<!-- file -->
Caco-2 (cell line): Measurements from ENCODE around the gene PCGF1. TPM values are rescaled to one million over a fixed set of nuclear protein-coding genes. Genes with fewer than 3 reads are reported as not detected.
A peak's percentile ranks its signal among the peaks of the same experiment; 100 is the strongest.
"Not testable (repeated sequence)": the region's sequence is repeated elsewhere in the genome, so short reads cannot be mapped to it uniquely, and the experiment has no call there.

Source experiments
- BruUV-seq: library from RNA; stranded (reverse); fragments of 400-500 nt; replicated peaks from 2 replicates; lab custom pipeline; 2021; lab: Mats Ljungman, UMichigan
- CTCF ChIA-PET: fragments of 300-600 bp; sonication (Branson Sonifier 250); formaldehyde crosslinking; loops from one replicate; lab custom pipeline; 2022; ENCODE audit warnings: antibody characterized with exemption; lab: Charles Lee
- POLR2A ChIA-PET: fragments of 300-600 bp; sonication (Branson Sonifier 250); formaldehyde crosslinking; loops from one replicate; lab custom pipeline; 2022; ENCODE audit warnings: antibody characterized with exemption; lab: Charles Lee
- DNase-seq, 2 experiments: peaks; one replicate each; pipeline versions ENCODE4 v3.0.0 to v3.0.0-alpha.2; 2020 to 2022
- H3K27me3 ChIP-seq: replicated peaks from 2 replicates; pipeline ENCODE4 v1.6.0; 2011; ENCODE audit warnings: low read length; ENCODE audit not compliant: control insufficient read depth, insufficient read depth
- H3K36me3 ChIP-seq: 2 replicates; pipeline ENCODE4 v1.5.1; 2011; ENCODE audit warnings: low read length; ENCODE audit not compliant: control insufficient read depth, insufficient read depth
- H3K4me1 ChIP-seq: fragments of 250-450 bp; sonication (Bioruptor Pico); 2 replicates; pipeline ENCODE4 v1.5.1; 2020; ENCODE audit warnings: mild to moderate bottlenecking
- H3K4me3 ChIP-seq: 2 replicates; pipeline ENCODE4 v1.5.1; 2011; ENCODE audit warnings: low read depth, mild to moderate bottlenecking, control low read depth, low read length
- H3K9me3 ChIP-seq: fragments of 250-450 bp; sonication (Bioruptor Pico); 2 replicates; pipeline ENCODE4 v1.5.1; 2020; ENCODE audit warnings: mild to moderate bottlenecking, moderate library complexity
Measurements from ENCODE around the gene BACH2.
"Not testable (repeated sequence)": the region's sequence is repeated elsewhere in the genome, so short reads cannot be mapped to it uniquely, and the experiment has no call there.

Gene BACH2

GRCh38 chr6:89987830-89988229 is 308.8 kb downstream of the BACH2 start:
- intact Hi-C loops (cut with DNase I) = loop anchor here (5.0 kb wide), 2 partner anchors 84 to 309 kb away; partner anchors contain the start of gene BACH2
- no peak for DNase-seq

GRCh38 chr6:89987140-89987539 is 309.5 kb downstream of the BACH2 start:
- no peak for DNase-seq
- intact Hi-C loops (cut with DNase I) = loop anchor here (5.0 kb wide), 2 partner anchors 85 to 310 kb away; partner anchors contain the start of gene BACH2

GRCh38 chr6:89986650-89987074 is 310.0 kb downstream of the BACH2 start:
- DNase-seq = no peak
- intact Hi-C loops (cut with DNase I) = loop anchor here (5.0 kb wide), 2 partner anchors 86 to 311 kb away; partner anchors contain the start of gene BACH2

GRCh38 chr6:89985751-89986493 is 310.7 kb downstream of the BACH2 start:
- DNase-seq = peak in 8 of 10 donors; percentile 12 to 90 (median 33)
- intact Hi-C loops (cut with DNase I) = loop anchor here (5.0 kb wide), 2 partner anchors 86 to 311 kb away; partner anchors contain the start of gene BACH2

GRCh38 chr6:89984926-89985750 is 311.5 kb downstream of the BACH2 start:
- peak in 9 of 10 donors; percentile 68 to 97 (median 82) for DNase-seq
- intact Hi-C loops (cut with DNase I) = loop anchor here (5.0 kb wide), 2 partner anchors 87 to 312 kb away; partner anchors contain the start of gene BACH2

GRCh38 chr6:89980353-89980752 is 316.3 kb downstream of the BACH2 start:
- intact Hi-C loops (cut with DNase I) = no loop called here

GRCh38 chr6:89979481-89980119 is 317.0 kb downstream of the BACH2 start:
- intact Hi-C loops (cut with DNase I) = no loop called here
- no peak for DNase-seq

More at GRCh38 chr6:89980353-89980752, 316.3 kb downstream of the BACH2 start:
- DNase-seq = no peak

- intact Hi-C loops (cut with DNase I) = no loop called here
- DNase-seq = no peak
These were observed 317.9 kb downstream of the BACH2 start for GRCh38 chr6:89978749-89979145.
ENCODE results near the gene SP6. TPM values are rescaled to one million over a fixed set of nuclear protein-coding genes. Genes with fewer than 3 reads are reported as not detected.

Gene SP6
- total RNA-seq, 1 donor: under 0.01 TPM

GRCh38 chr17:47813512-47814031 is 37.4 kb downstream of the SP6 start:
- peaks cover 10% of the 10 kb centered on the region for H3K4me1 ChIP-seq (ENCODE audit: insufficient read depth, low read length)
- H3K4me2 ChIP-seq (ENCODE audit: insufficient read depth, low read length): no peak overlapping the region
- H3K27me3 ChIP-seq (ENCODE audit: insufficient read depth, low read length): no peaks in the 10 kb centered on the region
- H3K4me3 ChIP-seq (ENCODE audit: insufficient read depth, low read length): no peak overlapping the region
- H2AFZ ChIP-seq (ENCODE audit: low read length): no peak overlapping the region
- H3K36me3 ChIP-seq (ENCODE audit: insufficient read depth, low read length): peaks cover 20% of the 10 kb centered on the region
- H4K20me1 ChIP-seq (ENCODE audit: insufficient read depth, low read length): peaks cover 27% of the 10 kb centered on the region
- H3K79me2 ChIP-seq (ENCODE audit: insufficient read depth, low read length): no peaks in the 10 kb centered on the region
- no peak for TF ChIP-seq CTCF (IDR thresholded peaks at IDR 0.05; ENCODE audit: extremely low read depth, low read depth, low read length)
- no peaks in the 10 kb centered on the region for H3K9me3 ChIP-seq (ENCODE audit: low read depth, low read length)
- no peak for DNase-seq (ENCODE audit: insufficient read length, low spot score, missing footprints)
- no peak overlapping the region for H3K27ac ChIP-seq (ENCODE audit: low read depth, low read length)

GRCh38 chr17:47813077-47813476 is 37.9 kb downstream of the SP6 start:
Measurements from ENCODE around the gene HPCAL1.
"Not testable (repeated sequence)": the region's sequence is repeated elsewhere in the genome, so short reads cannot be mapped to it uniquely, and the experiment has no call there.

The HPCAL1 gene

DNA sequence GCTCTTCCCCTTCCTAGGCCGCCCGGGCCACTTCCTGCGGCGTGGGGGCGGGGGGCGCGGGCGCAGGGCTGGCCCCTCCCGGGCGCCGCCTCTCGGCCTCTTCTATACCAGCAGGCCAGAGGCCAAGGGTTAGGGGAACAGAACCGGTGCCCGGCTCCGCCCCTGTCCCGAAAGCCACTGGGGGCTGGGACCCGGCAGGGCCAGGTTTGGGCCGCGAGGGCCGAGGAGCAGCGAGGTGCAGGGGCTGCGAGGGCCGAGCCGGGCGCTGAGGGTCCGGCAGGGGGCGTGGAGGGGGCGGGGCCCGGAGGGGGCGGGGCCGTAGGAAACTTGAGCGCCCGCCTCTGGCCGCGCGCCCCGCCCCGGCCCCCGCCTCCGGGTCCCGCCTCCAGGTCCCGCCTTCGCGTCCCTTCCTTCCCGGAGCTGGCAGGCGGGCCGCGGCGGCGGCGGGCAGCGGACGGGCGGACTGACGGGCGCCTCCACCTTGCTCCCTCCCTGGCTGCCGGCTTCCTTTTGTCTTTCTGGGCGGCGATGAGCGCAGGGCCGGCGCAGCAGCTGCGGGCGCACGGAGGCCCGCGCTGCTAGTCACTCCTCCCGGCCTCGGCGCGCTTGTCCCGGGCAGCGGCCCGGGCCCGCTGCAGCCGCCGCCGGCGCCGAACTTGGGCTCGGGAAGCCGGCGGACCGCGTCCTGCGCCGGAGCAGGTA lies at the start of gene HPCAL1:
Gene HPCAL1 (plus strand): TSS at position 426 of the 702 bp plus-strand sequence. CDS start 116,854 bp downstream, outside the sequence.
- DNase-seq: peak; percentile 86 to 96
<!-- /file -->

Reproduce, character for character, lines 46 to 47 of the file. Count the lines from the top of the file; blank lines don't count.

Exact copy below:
- peaks cover 10% of the 10 kb centered on the region for H3K4me1 ChIP-seq (ENCODE audit: insufficient read depth, low read length)
- H3K4me2 ChIP-seq (ENCODE audit: insufficient read depth, low read length): no peak overlapping the region